Writing Charles Elliott’s story has been very different from the previous ones because for the first time there was a tangible link through his father – Charles Elliott’s father was the Rector of Tattingstone at the time of the War and in memory of all the men who died the Rev’d Charles Lister Boileau Elliott wrote an individual obituary to each of them in a book he called the Tattingstone Liber Vitae. Not surprisingly, a good deal more was written about his own son than the other men but despite this it remained remarkably detached. It gave a much more detailed insight into the family and the young man.
Additionally, the discovery on the internet of a website dedicated to the Barton family, from whom Charles descended, proved to be a wonderful souce of additional information about a most interesting Victorian family which will feature in further articles in due course.
Charles Arthur Boileau Elliott
9 February 1893 – 12 April 1917
By Jane Kirk- Village Recorder
2nd Lieutenant Charles Elliott was the first officer from the village to die. He came from a long distinguished lineage on both sides of his family. In particular the Elliotts were descended from the Boileaus of Castelnau in France, a notable family who fled their country in the late 1600s to avoid persecution for not being Roman Catholics and it is the Boileau name which crops up so often as a middle name in their family.
The family had a long association with the Church and India, living or travelling to the subcontinent for either their work as missionaries or with the East India Company. The connection to Tattingstone came when, after a short career with the latter, Charles’ great grandfather, the Rev’d Charles Boileau Elliott, bought the “advowson” here in 1838, which is the right to nominate someone for a vacancy in the benefice, and so Tattingstone became their “living” and also the burial place of the family. However, he appeared to have spent more time abroad than here in the village!
Charles was the only son of the Rev’d Charles L. B. Elliott and Katherine Peel Elliott, whose father was also a Rector. He had followed in his father’s footsteps, first attending Repton School and then Cambridge University, where in 1913 he intended to take Holy Orders. However like many young men of his generation, at the outbreak of war he obtained a commission and in his case he was gazetted to the Norfolk Regiment in August 1914. The following year he went to Gallipolli where he was wounded and after four months recovering in England, he rejoined his Regiment in Egypt on the Suez Canal. By now he had decided that the Army was his vocation and he obtained a transfer to the Somerset Light Infantry in 1916 and by February 1917 was on the Western Front in France – a decision that cost him his life.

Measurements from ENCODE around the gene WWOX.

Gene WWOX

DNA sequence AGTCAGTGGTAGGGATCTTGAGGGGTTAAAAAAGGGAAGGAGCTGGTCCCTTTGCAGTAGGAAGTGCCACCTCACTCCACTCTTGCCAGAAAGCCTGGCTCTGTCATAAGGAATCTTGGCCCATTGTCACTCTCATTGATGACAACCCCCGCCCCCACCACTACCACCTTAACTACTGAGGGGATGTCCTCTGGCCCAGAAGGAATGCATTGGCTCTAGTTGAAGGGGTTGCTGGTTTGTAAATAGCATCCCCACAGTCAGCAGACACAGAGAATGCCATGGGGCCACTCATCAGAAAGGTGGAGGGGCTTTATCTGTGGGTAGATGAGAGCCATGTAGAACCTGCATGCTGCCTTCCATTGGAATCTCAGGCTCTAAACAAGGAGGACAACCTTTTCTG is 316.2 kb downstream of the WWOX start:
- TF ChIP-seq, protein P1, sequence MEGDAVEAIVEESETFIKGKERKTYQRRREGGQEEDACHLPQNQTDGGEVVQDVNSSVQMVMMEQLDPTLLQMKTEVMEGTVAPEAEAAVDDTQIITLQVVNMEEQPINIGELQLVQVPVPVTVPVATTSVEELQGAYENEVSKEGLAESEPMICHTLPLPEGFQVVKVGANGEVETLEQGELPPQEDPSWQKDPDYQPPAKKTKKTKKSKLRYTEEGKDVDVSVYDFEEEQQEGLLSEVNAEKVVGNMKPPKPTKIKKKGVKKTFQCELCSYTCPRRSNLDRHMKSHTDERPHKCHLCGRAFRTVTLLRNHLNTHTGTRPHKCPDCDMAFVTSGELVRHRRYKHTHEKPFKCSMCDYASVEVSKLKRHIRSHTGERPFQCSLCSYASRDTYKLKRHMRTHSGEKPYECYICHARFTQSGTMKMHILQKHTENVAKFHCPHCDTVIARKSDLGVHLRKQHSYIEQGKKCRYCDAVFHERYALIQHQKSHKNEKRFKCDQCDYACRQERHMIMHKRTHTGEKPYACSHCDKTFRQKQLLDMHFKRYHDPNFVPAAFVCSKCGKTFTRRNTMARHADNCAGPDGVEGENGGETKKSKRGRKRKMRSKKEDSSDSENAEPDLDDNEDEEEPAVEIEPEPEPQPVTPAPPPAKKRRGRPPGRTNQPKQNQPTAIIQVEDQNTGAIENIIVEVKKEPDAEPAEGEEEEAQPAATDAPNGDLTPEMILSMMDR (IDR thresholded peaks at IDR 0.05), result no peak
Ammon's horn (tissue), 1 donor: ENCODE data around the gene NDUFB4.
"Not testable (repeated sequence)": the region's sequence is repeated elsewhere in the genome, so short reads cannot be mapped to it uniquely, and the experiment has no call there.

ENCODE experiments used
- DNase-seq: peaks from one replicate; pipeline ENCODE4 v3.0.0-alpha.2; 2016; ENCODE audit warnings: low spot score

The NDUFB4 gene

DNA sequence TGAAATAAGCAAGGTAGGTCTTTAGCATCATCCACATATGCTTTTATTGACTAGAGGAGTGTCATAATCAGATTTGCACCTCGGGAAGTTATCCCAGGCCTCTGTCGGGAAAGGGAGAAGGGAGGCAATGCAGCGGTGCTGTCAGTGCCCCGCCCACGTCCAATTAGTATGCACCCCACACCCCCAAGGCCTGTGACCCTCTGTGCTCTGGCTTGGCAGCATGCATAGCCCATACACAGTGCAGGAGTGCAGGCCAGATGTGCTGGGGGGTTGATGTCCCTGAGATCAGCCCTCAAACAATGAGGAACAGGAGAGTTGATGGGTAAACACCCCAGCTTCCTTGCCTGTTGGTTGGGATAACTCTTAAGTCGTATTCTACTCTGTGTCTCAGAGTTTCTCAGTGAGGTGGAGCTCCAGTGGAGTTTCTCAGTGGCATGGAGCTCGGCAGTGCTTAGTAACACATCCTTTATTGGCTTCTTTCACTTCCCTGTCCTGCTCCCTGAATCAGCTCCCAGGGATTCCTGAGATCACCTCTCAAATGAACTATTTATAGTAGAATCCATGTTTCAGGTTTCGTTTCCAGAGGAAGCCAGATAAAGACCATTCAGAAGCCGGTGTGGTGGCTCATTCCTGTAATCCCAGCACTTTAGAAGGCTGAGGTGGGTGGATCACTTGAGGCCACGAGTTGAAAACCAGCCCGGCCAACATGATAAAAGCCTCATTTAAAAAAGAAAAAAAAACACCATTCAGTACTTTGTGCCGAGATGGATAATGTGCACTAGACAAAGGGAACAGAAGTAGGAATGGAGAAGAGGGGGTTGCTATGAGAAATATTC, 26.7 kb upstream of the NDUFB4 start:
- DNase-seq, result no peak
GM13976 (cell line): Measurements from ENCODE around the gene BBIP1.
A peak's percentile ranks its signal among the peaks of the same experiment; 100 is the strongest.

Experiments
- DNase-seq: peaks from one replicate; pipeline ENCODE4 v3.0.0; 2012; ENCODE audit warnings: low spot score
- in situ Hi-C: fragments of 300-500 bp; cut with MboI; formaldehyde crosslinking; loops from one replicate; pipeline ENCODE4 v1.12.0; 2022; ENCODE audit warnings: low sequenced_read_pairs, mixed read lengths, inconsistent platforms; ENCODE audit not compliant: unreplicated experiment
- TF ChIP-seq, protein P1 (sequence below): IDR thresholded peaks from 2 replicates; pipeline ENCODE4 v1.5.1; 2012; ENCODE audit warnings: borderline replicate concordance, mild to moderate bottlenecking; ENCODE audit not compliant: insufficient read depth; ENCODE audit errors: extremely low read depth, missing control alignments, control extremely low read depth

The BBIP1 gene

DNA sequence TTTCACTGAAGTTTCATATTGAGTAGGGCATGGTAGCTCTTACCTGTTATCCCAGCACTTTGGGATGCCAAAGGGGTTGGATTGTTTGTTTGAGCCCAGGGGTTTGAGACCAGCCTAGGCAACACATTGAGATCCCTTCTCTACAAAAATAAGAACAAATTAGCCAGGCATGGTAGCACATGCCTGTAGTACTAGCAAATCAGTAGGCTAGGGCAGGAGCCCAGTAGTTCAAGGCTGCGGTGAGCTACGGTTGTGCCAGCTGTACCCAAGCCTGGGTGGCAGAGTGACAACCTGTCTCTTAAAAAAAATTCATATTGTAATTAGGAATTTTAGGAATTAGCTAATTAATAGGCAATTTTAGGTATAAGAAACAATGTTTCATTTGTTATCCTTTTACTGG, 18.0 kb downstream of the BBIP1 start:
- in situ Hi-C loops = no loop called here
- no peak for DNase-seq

Through accounts of his last few days we know that Charles was involved in the Battle of Arras. He was wounded on 10th April and died two days later. The day before he was wounded he had taken part in a very important part of the battle and on the 10th he had lead his men over the top. A fellow officer wrote this of him in a letter to his parents:
“Part of the Regiment went over again from the Hyderabad Redoubt; this is where Elliott was wounded. He first got a machine gun bullet through the hand and then another through the stomach. He was quite cheerful when he left the battlefield. I thought he would recover. He did splendid work on the attack.”
Charles was buried in Duisans British Cemetery, Etrun, Pas de Calais and he is commemorated on the Tattingstone war memorial. There is also a memorial dedicated to him in St Mary’s Church with this very poignant inscription:
He died the Noblest death a man may die,
Fighting for God & Right & Liberty
And such a death is Immortality.
Death cannot long divide
For is it not as if the rose had climbed
My garden wall & blossomed on the other side
There are several photographs of the Elliott family on the Barton family website. The photo of Charles in uniform has been taken with his sister. I feel they must have been very close and probably both very scared for the precariousness of their futures – all very reminiscent of Vera Britten’s book “The Testament of Youth”.
Thanks to Jennifer Jones and Jean Austin for War Graves information and the Barton family for their website and photographs.